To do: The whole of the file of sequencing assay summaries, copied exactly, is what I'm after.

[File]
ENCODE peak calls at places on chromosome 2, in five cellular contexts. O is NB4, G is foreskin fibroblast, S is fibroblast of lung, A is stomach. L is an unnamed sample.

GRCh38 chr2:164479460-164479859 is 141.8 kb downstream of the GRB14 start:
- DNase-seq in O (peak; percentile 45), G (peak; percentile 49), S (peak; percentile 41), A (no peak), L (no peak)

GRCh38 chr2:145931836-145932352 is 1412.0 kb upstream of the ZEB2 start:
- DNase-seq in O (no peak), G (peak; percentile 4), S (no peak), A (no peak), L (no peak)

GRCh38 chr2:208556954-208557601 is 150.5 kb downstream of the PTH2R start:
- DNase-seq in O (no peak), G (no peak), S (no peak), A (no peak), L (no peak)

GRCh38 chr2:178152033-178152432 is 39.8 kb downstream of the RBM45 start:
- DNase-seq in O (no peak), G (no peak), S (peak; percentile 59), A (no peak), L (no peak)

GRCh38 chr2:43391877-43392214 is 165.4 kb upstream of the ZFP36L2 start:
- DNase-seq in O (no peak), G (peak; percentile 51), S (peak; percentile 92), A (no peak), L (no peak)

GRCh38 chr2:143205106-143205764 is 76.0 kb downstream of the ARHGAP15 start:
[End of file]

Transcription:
ENCODE peak calls at places on chromosome 2, in five cellular contexts. O is NB4, G is foreskin fibroblast, S is fibroblast of lung, A is stomach. L is an unnamed sample.

GRCh38 chr2:164479460-164479859 is 141.8 kb downstream of the GRB14 start:
- DNase-seq in O (peak; percentile 45), G (peak; percentile 49), S (peak; percentile 41), A (no peak), L (no peak)

GRCh38 chr2:145931836-145932352 is 1412.0 kb upstream of the ZEB2 start:
- DNase-seq in O (no peak), G (peak; percentile 4), S (no peak), A (no peak), L (no peak)

GRCh38 chr2:208556954-208557601 is 150.5 kb downstream of the PTH2R start:
- DNase-seq in O (no peak), G (no peak), S (no peak), A (no peak), L (no peak)

GRCh38 chr2:178152033-178152432 is 39.8 kb downstream of the RBM45 start:
- DNase-seq in O (no peak), G (no peak), S (peak; percentile 59), A (no peak), L (no peak)

GRCh38 chr2:43391877-43392214 is 165.4 kb upstream of the ZFP36L2 start:
- DNase-seq in O (no peak), G (peak; percentile 51), S (peak; percentile 92), A (no peak), L (no peak)

GRCh38 chr2:143205106-143205764 is 76.0 kb downstream of the ARHGAP15 start: